Moreover, when you design for sustainability, you design mainly for the system where the product will be used. That’s how you pick the best materials. As a quick example, mushroom materials are very good for Bulgaria, because Bulgaria’s recycling system is still developing. So, if you have something that’s garden compostable, that you can throw away and know it will quickly turn into nutrients, then it works like magic. As a side bar, for composting or biodegradation to be effective in mitigating emissions and the waste problem today, it needs to be fast. So, the time it takes for materials to decompose into small enough particles is of the essence.
I’ll give you a different example. In Germany, we did a couple of projects with the Assembly Planning at Mercedes Benz, printing with plant-based plastic – modified polylactic acid that is optimized to behave as an engineering grade material and is made out of 40% recycled content. This is because they have a good recycling and composting system that can handle the waste more effectively. Of course, recycling isn’t always the best option, but when true sustainability is the goal it is always a balancing act between performance, the best end of life solution and environmental impact.
The most important thing is to measure how much better the current solution is compared to the previous one. This is because long term sustainability is an iteration cycle where one must strive to outperform the last solution while trying to reach a perfect outcome.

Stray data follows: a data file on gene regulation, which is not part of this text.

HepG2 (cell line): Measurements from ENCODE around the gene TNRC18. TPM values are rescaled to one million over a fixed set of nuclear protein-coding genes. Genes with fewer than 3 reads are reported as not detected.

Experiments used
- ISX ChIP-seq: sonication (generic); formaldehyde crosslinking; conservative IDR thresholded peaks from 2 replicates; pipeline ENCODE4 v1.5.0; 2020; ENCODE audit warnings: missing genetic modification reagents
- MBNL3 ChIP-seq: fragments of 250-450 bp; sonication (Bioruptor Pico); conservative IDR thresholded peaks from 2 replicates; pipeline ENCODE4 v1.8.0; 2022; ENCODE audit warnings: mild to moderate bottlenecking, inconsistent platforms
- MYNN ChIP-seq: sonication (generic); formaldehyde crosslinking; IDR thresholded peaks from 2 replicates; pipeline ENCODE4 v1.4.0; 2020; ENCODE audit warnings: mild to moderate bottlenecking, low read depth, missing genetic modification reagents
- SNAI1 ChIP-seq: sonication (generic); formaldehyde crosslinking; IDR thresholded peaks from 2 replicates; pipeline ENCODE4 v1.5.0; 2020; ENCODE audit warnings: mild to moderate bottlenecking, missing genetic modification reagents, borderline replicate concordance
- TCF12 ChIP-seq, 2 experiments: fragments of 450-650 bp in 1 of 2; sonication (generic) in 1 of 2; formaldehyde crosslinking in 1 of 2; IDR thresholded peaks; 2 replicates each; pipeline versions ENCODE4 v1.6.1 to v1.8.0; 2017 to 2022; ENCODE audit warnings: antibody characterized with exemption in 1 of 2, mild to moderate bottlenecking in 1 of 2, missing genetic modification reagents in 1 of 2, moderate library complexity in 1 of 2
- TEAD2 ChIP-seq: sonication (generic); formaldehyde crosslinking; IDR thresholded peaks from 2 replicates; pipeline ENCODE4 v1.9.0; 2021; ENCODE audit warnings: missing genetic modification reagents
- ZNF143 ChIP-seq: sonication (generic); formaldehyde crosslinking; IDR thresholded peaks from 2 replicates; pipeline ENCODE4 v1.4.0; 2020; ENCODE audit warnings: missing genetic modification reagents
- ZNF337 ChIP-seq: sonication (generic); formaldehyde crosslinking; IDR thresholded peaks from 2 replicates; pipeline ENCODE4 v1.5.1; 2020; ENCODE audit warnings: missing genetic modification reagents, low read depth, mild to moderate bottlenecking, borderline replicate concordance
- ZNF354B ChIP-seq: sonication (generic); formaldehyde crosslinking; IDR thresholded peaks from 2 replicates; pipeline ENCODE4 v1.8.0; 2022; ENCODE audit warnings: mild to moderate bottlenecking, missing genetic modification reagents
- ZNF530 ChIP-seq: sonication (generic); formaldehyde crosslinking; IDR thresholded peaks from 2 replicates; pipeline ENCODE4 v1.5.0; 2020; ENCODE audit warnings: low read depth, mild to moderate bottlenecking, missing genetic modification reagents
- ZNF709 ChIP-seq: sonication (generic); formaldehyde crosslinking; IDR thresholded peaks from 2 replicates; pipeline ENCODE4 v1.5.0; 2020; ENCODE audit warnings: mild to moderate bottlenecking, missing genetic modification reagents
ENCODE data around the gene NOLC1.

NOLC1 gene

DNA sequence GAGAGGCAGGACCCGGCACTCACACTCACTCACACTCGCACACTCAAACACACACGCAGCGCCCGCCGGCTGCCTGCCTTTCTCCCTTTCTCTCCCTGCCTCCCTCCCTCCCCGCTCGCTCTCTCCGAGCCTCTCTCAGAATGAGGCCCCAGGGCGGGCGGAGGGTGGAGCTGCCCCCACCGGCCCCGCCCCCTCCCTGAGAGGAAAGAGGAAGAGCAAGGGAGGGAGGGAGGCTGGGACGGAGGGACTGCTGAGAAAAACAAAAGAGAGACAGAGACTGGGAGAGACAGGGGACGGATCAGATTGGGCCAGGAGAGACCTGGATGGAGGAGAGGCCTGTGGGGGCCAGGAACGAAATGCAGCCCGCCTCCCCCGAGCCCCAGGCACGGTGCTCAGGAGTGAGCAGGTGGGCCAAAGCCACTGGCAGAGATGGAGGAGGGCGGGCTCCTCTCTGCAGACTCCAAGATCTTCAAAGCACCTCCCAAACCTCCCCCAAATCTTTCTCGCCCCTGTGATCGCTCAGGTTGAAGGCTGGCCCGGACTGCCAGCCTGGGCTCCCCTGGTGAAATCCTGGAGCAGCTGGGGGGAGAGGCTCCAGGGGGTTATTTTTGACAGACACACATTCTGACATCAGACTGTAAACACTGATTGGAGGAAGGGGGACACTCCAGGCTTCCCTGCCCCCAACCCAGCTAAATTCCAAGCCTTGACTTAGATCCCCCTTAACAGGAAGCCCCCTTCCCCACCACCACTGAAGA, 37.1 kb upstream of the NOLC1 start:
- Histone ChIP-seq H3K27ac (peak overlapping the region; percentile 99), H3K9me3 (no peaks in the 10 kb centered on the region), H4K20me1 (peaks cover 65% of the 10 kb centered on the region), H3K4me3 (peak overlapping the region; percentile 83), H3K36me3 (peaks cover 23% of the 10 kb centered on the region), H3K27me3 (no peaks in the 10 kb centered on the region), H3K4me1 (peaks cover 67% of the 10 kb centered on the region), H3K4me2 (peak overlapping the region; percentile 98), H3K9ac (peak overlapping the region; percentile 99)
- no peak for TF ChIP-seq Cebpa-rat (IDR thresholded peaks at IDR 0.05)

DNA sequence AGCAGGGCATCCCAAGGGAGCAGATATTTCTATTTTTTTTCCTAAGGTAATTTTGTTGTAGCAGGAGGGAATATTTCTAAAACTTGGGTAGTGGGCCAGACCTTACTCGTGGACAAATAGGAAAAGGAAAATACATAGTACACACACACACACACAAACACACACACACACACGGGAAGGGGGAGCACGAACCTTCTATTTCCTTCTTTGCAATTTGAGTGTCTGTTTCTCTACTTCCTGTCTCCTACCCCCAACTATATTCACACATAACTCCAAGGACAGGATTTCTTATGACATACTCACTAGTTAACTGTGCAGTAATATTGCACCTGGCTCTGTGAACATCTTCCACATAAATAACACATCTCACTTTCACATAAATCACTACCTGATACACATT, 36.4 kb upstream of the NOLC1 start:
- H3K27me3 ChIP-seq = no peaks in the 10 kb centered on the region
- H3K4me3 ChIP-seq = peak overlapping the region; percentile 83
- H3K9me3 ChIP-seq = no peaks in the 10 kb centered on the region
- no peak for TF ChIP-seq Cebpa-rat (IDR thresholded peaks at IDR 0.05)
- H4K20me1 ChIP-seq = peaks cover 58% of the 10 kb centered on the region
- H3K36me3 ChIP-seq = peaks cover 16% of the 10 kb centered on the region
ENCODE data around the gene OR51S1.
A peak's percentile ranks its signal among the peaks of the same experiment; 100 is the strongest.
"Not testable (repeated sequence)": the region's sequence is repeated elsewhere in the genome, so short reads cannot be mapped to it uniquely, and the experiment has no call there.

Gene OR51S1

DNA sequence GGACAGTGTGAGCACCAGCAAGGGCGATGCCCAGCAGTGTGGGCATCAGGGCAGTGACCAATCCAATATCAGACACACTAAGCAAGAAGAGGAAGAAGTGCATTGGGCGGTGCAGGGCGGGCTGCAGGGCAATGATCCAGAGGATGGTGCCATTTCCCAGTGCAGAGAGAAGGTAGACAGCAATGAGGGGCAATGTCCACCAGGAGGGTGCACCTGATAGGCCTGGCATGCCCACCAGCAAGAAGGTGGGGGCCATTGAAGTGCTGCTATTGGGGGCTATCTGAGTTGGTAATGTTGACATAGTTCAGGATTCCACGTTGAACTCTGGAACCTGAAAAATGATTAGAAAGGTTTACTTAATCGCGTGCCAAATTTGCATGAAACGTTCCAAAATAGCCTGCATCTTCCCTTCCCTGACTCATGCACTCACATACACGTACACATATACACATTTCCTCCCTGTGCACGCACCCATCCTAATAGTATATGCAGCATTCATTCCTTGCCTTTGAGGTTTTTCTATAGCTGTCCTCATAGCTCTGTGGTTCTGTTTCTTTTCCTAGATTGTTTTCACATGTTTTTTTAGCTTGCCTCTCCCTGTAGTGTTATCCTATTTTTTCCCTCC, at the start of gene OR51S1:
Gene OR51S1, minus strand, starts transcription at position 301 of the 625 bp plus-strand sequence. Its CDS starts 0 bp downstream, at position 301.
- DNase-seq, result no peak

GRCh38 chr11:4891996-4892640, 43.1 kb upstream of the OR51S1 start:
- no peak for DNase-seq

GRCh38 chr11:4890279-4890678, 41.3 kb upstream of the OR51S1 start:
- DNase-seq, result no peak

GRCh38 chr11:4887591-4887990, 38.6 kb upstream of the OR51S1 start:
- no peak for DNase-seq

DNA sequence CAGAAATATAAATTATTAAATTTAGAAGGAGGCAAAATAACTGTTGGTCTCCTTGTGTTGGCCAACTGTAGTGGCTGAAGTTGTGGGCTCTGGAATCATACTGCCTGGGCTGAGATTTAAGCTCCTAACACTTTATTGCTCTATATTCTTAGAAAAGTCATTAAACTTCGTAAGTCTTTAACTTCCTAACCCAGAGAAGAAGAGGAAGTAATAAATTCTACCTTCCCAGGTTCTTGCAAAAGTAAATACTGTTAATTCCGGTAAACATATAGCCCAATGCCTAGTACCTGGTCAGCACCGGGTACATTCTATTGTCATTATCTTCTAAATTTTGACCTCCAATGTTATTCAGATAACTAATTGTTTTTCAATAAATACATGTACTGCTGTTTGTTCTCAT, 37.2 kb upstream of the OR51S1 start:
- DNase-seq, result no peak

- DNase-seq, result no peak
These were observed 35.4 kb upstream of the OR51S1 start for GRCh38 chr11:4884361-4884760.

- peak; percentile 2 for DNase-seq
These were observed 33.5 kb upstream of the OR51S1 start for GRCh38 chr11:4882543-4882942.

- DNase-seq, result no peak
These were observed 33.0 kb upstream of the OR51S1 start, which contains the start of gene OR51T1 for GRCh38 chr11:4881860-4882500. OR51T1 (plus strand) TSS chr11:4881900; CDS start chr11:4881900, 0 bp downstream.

In a nutshell, what are Biomyc’s key offerings?
So, we specialize in three things. First, there is mushroom technology. This is a bio composite material that’s made out of mushroom and agricultural waste. The second is 3D printing – more of a technology than a material. We specialize in this because it allows us to do very quick prototyping and small series with materials, without conforming to the limitations of traditional production. And the third thing is sustainable design. Here we have our own methods of analyzing where design is needed, choosing the best material, and choosing the best end of life solution. At the end, we do an evaluation of how much better our solution is compared to the client’s previous product.
What other factors do you take into account when choosing sustainable materials?
So, besides analyzing the limitations of the waste stream in the locations where the product would be used, we look at some other things. One important factor is the utility of the material. If the application is packaging, the material needs to offer protection or thermal insulation. So, we’re going to choose something like mushroom material that replaces plastic foam alternatives, such as expanded polystyrene (EPS).
Then paper is a very interesting option, because even though it’s a bit more common, when you combine it with something more innovative, it can be used very well, especially if you don’t use any type of plastic coatings. Even biodegradable foils – if they’re not at a certain thickness and are not taken care of properly, have a very tough and long time biodegrading. And when you say biodegradable, the first question should always be “After what time exactly will it biodegrade completely? Does it need special treatment to do so? If yes, is it available locally?”. And this is not very well known. We live in a very interesting world where everybody’s fighting for sustainability, but there’s no clear and unified definition of sustainability, that is why we believe that a holistic approach that takes care of multiple variables is the best option.